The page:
CC: What kind of research went into writing this collection?

DC: I had to exhume her. Using the census bureau’s records facilitated a good amount of insight. And drilling down into the history available to me about the doctor’s work on enslaved women between 1845-1849 was also very useful and important. Finding Anarcha’s humanity amidst Sims’ clinically distant reporting was key. There are a number of important books on medical experimentation during chattel slavery. Many of them were also useful in providing me with a breadcrumb trail to follow to better understand the time and the realities of individuals who lived during that time. 

CC: How did you decide to write poems from the perspectives of both Anarcha and Dr. J. Marion Sims, and what was it like getting into their head spaces?

I didn’t want to include the doctor at all actually. That wasn’t my original intent. However, my mother, a professor of African American Studies, suggested that I allow for a more even-handed exchange between Anarcha and Dr. Sims. The juxtaposition between the two, in my opinion, amplifies Anarcha’s experience and reveals who J. Marion Sims really was—not a conquering hero but an opportunistic exploitation artist. 

CC: Your bio on your website says that your work is greatly influenced by your family’s legacy in the Civil Rights Movement and by the idea that words make worlds. How is Anarcha Speaks influenced by these two? And tell us a little about what you mean by words make worlds.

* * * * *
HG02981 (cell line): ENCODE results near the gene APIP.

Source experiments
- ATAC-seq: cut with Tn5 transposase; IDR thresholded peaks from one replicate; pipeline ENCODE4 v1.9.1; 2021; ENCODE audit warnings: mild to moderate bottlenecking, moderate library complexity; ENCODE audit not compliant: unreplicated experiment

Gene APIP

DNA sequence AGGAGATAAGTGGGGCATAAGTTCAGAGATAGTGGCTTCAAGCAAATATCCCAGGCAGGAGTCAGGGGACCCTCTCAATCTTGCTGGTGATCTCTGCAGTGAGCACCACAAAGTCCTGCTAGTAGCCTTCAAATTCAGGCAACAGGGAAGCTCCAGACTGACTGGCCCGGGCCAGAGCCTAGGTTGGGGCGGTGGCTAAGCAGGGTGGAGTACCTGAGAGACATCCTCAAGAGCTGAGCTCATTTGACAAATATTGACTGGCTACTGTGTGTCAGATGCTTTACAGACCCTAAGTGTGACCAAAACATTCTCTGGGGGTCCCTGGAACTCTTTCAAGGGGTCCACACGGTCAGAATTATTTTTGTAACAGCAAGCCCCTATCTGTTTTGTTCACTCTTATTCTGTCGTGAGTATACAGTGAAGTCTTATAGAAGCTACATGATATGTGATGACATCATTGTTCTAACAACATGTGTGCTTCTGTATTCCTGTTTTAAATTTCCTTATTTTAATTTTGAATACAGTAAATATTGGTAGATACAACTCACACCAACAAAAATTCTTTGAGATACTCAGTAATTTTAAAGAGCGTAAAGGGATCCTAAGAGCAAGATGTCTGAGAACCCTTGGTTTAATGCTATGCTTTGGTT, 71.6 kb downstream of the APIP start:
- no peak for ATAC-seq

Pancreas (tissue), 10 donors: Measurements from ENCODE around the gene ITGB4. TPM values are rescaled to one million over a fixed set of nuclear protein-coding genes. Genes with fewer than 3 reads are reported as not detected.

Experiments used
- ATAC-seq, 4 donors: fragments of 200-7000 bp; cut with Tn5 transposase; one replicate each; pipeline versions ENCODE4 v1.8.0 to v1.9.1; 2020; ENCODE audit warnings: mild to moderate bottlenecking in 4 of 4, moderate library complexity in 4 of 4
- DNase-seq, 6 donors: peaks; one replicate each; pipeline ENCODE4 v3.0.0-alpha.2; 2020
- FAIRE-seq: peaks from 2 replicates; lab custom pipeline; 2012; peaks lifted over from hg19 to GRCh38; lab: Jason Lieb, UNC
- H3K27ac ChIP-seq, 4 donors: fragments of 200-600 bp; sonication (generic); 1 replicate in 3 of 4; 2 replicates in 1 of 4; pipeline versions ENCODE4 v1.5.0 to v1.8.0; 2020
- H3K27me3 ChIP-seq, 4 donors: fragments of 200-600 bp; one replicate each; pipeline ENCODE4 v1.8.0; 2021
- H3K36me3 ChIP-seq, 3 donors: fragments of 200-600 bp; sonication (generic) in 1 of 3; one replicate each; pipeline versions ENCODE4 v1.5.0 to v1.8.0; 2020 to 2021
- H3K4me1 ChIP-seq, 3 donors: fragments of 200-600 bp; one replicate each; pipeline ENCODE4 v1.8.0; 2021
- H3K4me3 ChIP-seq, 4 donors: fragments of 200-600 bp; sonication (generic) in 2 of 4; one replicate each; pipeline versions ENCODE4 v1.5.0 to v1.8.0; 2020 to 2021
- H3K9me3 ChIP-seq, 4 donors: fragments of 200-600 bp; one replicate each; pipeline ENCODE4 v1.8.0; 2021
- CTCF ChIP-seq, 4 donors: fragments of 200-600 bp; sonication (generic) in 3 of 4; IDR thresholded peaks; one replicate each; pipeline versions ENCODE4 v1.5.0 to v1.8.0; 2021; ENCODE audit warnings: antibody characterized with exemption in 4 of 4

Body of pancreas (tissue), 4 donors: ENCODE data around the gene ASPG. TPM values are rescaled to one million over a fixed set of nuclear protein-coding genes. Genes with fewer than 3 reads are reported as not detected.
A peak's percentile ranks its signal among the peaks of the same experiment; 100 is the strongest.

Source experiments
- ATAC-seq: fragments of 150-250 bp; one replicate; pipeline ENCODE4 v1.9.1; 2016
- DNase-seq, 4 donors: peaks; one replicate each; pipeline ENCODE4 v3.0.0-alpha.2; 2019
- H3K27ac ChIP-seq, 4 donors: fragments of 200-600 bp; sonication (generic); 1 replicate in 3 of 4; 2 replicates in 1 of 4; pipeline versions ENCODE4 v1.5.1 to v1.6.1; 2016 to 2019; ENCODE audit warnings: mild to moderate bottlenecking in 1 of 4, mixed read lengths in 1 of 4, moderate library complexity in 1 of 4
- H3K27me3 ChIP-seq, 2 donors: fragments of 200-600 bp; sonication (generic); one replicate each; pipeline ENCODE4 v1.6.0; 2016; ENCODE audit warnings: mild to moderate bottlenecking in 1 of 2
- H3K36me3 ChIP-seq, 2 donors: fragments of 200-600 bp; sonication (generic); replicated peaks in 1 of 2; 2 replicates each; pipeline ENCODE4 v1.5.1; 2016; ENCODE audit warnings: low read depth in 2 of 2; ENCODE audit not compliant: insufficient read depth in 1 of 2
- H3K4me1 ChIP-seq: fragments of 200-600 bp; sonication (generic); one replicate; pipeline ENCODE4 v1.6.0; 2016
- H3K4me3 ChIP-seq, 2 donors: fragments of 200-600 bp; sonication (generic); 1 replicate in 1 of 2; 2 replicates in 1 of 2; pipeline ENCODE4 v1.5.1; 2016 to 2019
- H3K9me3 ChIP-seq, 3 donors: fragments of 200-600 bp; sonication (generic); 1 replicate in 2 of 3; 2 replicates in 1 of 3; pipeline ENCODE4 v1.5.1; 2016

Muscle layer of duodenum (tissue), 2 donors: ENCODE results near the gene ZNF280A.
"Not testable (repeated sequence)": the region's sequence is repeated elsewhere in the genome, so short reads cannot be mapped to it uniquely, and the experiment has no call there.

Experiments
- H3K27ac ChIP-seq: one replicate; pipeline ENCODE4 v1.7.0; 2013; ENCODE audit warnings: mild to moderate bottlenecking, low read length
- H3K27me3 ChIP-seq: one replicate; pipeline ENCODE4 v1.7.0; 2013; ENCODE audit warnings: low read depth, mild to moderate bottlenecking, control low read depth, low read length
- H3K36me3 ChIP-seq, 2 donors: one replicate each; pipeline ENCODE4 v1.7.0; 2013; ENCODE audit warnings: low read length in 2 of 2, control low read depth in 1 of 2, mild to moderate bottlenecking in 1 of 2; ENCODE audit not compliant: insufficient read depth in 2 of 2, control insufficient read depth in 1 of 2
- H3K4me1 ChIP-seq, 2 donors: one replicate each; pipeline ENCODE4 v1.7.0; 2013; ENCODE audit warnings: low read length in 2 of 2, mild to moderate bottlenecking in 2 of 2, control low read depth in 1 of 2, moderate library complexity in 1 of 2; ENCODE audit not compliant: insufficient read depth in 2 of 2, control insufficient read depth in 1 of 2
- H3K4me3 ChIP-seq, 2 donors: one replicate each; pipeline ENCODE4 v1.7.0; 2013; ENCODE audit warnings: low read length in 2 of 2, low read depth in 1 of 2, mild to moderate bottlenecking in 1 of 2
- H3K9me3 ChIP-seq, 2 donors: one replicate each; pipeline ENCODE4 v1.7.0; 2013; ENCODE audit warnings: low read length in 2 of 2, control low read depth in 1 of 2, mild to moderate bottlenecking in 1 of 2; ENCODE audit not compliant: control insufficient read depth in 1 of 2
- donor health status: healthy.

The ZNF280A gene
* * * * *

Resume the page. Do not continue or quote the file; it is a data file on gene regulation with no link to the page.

DC: My family participated in the social experiment of desegregation in Little Rock, Arkansas. They are change agents and way-makers. They also are people who have done seismic things and bled for it, but they choose not to bleed out loud. My creative side always seems to require exposing the blood and the bruising. It is no small way, part and parcel of growing up in a family that worked hard to not reveal those things. I am compelled to illuminate that which my family of origin tucked away. I’m sure there’s some psychology to that.

And in terms of the idea that words make worlds, it means simply that language is a culture keeper and a culture creator. It reveals the individual and the group or groups to which they belong. Language can be a noose or a tourniquet. The language we employ to describe ourselves, our world, our people is therefore critical to the reality we acquiesce to. I am interested in closing the wounds, not widening them, so my language has to line up with that intent. And I hope it does. 

CC: And lastly, what’s your take on New York City removing the statue of J. Marion Sims from Central Park in April this year? Many Black women activists were successful in leading the long campaign to have it removed.

DC: Simple. About damn time. Dr. Sims does not deserve to be lionized. The women he tortured, however, do.


About Dominique Christina 

Dominique Christina was a classroom teacher at the secondary and post-secondary level for ten years. She was the National Poetry Champion in 2011 and Women of the World Slam Champion in 2012 and 2014. She is the author of The BonesThe BreakingThe BalmThey Are All Me; and This Is Woman’s Work. She has been a featured speaker at hundreds of colleges and universities nationally and internationally. Follow her on Twitter at @nyarloka and visit her website.